TALLAHASSEE — Gov. Rick Scott must decide Wednesday whether to let Walmart and other big-box stores sell liquor, and he says a factor in his decision is the history of alcohol abuse in his family.
Scott has the last word on one of the session's most heavily-lobbied issues — one that divided powerful special interests. The bill on his desk would repeal a decades-old law that prohibits groceries from selling vodka, gin and other spirits, even though they can sell beer and wine.
It's rare for Scott to offer clues as to how he will act on a bill. But he told reporters Tuesday, in response to a question, that this issue has personal significance.
"I've had family members who have dealt with the challenge of alcoholism," Scott said. "It concerns me, and so as I review the bill, I take all those issues into consideration."
Scott has a brother in Texas who has coped with alcohol and drug abuse. The governor's late mother, Esther, said in his first campaign in 2010 that Scott's birth father was an abusive alcoholic who abandoned the family when Scott was an infant.
The bill (SB 106), sponsored by Republican Sen. Anitere Flores of Miami, passed the Senate, 21-17, and in a moment of high drama, it squeaked through the House on a vote of 58 to 57.
One House member switched his vote from yes to no right after the electronic roll call vote. Had he done so sooner the bill would have died, but by then, it was too late.
Now Scott must sign or veto the bill.
He also could allow it to become law without his signature, but a governor rarely uses that option on such a controversial and high-profile issue.
Walmart would be one of the biggest beneficiaries of the bill, but supporters say other chains that would also sell liquor include Target, Costco, Whole Foods, Sam's Club and Walgreens.
Scott scheduled separate phone calls Tuesday with a key bill supporter, Walmart USA's chief executive Greg Foran, and an opponent, Charles Bailes III, chief executive of the Florida-based ABC Fine Wine & Spirits chain.
Scott's office had received more than 3,000 emails and phone calls on the issue through Tuesday, with opponents leading supporters by nearly a 7-1 margin.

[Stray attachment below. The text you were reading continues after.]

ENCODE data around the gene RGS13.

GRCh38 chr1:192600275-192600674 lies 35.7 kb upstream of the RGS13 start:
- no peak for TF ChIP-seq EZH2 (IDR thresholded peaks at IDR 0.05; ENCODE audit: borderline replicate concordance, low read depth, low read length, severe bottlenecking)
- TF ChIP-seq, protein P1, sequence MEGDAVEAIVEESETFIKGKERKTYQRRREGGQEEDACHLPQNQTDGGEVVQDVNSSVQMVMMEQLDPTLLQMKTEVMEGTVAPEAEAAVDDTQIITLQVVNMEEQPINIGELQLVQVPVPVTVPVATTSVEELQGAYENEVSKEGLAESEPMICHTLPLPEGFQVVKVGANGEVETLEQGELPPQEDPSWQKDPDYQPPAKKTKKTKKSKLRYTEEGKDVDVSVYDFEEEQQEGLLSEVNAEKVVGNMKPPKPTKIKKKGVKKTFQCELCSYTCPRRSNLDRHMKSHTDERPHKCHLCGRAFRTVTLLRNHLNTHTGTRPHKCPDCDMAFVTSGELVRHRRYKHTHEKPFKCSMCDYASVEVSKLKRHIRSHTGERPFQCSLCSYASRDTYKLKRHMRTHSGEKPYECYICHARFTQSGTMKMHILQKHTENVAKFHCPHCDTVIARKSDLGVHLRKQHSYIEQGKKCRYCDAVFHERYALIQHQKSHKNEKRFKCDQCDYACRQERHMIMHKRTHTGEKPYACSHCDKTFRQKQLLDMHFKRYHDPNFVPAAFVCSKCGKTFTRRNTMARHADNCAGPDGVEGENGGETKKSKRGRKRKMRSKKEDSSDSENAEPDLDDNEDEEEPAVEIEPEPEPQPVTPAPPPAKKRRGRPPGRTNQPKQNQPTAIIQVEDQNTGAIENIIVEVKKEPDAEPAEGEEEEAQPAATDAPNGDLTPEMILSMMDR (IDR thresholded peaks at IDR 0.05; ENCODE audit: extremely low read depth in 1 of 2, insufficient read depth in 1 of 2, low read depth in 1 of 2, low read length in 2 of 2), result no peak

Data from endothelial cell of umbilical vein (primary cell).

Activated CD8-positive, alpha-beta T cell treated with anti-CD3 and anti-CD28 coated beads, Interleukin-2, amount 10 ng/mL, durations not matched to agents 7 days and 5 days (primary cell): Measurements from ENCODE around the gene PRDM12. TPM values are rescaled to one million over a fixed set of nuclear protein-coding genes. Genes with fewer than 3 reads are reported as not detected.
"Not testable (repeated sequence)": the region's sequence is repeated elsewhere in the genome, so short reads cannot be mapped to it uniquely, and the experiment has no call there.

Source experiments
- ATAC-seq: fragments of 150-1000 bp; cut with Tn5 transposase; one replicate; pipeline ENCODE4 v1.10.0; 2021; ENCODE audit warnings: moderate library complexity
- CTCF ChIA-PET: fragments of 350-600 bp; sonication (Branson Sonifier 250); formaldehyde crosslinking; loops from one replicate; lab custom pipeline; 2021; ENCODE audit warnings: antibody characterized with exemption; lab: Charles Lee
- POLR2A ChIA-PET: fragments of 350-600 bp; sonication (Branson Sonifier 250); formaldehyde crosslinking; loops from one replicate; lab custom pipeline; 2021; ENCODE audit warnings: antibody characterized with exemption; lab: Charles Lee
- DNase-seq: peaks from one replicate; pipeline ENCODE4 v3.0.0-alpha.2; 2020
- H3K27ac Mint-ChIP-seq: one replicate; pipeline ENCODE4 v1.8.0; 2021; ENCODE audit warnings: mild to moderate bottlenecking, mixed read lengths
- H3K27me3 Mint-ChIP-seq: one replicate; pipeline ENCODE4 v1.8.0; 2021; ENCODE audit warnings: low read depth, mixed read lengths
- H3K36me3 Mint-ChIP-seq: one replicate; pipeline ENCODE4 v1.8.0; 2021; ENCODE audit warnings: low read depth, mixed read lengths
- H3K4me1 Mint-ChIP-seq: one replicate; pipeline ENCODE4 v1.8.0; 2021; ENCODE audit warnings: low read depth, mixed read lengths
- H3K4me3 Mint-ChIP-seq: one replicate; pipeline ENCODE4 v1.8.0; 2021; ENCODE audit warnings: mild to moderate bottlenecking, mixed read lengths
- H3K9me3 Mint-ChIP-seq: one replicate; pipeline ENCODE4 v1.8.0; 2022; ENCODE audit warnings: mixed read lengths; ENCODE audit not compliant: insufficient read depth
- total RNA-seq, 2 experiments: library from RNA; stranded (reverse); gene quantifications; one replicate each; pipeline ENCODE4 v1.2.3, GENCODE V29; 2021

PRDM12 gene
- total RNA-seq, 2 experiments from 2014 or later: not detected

"I do not believe that Florida needs to increase access to alcohol by allowing spirits to be sold on grocery store shelves," Dr. Gary Cox, pastor of Grace Presbyterian Church in Madison, wrote to Scott. "Consumers are not asking for this legislation. Large corporations are."
Taking the other side, Audrey Jackson of Melbourne wrote: "As a consumer, I want to buy spirits and groceries in the same place. We all want a convenient shopping experience."
Supporters of tearing down the so-called "liquor wall" have emphasized Scott's own core philosophy of Florida being a welcoming state for business by reducing burdensome regulations on businesses.
Opponents argue that removing the liquor wall would eliminate jobs by hurting local chain liquor stores and would make it easier for minors to illegally buy alcohol or steal it.
Spearheading the opposition is Publix, a powerful force in state politics for decades. The grocery giant has spent millions building free-standing liquor stores near, but separate, from its food stores.
The bill would phase in the repeal over four years to give the grocery giant time to end leases on some liquor stores.
Supporters counter that local liquor stores such as the ABC chain offer door-to-door delivery of liquor in many Florida cities.
According to the Florida House web site, 125 lobbyists registered to lobby for or against the bill this session, representing Walt Disney World, breweries, restaurants, hotels, chain liquor stores and major big-box retailers.
As Scott ponders whether to sign or veto the bill, he has powerful friends and enemies on opposite sides.
A Scott ally, Senate Appropriations Chairman Jack Latvala, R-Clearwater, favors keeping the wall in place.
House Speaker Richard Corcoran, R-Land O'Lakes, who was Scott's biggest nemesis all session long on funding tourism and jobs programs, supports repeal of the wall and voted for it.
The issue was not a legislative priority for him, but the speaker's brother, Michael, has been a lobbyist for Walmart for a number of years in Tallahassee.
The News Service of Florida contributed to this report. Contact Steve Bousquet at email@example.com. Follow @stevebousquet.